• This systematic review qualified and quantified CBCT in endodontic outcome.
  • Six articles met the inclusion criteria with low to moderate risk of bias. The certainty of evidence was high.
  • CBCT is twice as likely to detect a lesion compared to traditional radiography.

Abstract

Introduction

The purpose of this systematic review was to compare and quantify endodontic outcome using cone-beam computed tomographic (CBCT) imaging with intraoral periapical radiography.

Methods

Two reviewers independently conducted a comprehensive literature search. The MEDLINE, Embase, Cochrane, and PubMed databases were searched. Additionally, bibliographies, gray literature of all relevant articles, and textbooks were manually searched. There was no disagreement between the 2 reviewers.

Results

Six articles met the inclusion criteria with low to moderate risk of bias (good/fair quality). The certainty of evidence was moderate, indicating that the authors are moderately confident that the true effect lies close to that of the estimate of the effect as determined by Grading of Recommendations Assessment Development and Evaluation criteria. The odds ratio of CBCT imaging versus traditional imaging to detect a periapical lesion was 2.04 (95% confidence interval, 1.52–2.73).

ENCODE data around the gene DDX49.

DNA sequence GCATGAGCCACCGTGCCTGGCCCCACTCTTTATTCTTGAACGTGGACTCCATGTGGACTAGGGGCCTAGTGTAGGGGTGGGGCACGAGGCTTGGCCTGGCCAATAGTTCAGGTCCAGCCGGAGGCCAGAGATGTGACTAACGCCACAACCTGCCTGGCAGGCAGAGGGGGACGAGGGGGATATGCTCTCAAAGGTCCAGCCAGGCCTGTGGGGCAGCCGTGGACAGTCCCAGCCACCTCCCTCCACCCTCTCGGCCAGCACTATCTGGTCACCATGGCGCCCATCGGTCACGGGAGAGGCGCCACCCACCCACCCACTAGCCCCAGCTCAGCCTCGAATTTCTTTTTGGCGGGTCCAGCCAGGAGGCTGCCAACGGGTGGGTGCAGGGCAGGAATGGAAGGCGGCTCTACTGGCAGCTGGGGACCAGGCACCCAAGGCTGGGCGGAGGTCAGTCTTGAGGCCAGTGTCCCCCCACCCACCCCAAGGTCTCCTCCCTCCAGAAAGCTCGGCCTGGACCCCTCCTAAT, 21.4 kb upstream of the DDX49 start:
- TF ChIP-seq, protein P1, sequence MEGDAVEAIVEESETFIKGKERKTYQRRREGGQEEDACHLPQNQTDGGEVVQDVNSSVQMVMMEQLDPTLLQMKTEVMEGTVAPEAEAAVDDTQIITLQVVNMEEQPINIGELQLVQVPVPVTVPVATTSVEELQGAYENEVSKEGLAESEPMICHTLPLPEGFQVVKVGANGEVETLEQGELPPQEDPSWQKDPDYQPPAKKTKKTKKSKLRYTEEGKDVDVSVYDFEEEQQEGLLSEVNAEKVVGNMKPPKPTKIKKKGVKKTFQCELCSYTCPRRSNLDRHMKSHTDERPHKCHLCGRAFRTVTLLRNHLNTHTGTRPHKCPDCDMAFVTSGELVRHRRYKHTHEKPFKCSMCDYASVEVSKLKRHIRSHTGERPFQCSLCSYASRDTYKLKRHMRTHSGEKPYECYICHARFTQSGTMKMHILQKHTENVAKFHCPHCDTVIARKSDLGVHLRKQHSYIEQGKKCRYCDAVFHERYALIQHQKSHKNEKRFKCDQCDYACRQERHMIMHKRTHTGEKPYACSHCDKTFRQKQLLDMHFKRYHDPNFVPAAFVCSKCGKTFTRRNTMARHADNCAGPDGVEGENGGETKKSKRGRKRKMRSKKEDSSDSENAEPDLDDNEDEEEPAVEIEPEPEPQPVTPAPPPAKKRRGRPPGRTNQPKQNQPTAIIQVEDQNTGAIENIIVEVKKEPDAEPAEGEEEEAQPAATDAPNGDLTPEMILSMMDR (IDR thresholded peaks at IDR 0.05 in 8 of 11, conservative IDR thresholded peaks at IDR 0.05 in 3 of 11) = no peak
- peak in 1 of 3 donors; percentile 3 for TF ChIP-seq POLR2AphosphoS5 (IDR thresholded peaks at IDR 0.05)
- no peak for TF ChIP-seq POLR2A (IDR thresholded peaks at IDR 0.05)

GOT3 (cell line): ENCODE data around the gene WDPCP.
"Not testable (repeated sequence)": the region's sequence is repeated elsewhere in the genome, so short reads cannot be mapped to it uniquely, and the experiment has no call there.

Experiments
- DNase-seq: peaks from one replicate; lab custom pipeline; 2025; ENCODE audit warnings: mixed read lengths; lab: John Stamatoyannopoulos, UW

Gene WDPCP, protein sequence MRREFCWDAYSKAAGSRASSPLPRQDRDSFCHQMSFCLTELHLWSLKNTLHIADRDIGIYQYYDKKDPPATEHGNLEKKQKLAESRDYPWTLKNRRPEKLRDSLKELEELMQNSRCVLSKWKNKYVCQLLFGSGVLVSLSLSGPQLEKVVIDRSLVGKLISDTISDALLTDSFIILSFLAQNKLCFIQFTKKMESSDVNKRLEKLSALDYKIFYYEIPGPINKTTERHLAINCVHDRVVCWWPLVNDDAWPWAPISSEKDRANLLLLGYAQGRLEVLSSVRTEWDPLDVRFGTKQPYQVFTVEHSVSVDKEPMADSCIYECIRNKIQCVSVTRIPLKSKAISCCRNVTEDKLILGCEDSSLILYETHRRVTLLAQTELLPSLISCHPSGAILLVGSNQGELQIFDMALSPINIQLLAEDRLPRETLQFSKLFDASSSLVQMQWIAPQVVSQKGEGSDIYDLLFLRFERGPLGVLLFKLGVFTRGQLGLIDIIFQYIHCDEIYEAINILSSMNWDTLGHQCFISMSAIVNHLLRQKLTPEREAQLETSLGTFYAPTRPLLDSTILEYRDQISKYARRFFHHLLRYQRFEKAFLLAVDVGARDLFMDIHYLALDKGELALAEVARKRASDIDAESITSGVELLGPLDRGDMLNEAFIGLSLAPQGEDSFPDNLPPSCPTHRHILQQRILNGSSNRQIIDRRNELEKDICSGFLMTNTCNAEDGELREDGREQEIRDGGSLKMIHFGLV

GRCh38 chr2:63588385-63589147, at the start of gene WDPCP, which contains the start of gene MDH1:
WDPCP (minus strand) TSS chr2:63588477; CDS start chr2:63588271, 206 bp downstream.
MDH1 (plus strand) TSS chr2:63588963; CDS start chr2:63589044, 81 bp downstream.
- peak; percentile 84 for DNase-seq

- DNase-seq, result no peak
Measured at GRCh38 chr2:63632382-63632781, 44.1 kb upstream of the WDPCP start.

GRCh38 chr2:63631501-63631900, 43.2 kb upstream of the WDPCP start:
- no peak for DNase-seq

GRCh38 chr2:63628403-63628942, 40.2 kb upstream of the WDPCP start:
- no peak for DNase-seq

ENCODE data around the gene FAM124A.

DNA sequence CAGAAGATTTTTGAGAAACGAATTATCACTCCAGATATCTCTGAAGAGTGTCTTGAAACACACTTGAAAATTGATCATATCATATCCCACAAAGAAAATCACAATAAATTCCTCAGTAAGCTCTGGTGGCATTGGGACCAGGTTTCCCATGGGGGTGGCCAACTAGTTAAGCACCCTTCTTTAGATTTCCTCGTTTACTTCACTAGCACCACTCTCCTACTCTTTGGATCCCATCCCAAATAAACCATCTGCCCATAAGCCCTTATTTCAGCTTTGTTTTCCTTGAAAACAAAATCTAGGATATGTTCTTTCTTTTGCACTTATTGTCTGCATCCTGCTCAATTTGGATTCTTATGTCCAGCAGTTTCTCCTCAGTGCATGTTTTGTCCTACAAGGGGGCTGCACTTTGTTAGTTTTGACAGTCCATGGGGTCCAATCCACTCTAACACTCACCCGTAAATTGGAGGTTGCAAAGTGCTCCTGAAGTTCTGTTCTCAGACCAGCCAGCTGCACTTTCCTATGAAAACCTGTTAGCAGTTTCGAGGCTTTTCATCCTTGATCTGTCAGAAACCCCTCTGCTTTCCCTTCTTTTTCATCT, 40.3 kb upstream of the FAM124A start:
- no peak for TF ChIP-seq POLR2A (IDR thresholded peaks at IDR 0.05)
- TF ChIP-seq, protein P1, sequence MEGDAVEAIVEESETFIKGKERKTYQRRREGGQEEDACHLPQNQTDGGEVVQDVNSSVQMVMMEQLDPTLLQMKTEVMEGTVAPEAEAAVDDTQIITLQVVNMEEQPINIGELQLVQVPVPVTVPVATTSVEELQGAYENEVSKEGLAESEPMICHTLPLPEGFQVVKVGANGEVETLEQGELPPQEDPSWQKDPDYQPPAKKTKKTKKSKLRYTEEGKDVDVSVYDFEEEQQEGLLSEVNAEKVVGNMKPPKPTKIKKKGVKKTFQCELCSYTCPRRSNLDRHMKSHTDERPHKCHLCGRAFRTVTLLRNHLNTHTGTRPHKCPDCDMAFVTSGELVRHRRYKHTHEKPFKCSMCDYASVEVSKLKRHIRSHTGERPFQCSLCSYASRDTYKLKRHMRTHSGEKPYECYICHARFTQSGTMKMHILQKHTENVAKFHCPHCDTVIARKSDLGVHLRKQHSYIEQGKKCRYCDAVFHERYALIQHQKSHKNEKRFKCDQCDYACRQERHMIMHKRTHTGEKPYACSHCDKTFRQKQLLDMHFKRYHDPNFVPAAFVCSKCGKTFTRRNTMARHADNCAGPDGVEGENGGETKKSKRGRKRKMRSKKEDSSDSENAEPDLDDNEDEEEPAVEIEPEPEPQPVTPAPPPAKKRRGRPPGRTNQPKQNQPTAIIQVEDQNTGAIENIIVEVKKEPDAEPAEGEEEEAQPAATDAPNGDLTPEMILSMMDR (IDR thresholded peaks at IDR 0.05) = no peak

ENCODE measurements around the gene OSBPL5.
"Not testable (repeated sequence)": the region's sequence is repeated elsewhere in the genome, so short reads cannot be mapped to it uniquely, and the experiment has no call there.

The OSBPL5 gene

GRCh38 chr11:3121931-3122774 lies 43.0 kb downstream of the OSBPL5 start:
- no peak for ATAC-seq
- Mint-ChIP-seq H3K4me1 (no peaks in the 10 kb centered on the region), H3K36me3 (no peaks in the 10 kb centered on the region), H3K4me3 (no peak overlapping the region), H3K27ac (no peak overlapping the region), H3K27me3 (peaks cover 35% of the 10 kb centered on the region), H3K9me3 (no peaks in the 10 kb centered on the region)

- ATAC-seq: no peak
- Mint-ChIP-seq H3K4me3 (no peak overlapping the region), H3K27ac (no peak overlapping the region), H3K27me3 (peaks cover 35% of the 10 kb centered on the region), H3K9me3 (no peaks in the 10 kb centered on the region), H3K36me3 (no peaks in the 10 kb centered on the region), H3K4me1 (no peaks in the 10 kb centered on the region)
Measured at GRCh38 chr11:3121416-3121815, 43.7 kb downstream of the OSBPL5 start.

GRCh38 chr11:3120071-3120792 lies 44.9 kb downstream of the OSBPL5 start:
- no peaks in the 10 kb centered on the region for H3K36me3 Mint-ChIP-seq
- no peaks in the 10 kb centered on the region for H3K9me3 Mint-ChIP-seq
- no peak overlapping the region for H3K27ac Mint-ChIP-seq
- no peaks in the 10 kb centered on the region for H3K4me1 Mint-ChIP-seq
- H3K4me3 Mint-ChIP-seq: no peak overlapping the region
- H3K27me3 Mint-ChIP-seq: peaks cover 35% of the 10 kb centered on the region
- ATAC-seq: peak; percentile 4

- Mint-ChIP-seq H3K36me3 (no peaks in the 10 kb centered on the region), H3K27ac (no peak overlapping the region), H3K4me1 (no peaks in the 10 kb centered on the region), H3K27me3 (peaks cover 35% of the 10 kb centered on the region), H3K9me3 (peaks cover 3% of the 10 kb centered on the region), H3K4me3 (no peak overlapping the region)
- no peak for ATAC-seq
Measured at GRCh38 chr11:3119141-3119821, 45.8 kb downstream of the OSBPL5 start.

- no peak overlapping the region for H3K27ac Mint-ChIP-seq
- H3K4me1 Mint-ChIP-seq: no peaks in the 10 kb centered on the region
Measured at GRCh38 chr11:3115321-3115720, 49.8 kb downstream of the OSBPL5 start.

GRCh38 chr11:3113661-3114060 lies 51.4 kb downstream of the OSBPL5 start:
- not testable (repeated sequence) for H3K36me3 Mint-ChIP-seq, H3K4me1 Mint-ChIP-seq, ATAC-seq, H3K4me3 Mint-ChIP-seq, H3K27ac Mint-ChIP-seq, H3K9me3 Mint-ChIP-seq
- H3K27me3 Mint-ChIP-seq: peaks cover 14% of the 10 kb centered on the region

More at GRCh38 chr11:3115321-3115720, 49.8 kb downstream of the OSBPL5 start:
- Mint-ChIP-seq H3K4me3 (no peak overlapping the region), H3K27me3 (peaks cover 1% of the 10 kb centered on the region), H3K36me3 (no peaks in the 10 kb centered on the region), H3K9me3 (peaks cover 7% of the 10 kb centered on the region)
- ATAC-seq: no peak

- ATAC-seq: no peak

Conclusions

Although intraoral radiographs are the imaging modality of choice, when 2-dimensional intraoral radiography is inconclusive, CBCT imaging was reported in this investigation to have twice the odds of detecting a periapical lesion than traditional periapical radiography in endodontic outcome studies.